(A) Newborn epithelial isolates on day one post birth (NBD1) of Foxn1−/− background show strong upregulation of Lhx2 which is not maintained following three days of in vitro culture along with other marker genes of progeny (ND = non-detectable). (B) However, CD200 levels remain higher in cultured Foxn1−/− isolates compared to WT (qPCR/ΔΔCt-method: n = 4; *P<0.05, ↓P<0.05). (C) Flow cytometry on day 5 of in vitro cultures reveals a shift from a dominant CD49f++ subpopulation in vivo in favor of a CD34+/CD49f+ positive epithelial subpopulation in vivo which is more pronounced in Nu/Nu isolates vs. WT.


The hairless appearance of Nu/Nu mice is widely considered a downstream effect resulting from the severe impairment of Foxn1-dependent keratin synthesis. Poorly understood so far however were upstream effects of non-functional Foxn1 expression on keratinocytic lineage differentiation. By comparison to defined telogen and anagen states of a normal hair cycle in WT mice, we were able to confirm an additional disturbance in the regulation of epithelial progeny (summarized Fig. 7A). Most notably, we found Lhx2 [39], [40], a putative regulator of epithelial ‘stem cellness’, constitutively upregulated both compared to the telogen and anagen conditions in WT. However, dynamic changes in Lhx2 expression with spontaneous, rudimentary lanugo hair formation occurred, suggesting a potentially intact hair cycle mechanism in Nu/Nu mice.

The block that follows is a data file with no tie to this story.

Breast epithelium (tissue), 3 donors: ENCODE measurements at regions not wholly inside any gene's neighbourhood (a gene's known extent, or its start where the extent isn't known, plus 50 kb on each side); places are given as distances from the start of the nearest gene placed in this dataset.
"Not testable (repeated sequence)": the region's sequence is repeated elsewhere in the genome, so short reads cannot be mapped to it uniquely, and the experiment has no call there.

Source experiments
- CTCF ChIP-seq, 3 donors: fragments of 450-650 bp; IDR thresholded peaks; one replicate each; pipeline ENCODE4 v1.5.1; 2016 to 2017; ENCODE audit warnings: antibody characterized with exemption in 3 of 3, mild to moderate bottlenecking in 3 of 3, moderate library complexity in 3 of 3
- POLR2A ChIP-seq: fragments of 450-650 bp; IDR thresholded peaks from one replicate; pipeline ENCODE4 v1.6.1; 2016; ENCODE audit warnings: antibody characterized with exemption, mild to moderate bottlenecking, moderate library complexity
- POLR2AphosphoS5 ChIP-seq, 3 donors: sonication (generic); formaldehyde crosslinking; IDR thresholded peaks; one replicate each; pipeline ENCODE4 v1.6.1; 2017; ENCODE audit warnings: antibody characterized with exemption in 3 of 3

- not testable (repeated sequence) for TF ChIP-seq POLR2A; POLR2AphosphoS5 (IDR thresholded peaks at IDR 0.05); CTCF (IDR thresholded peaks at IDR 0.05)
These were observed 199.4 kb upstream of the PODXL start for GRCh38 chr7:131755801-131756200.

Figure 7. Schematic of the effects of Foxn1 loss-of-function on keratinocytic lineage differentiation in nude mice.

(A) A severe disturbance in keratin synthesis and terminal differentiation in the Foxn1−/− phenotype also affects upstream lineage progenitors with strong upregulation of Lhx2 as a key feature. (B) Altered Wnt- and Shh-signaling in the Foxn1−/− phenotype.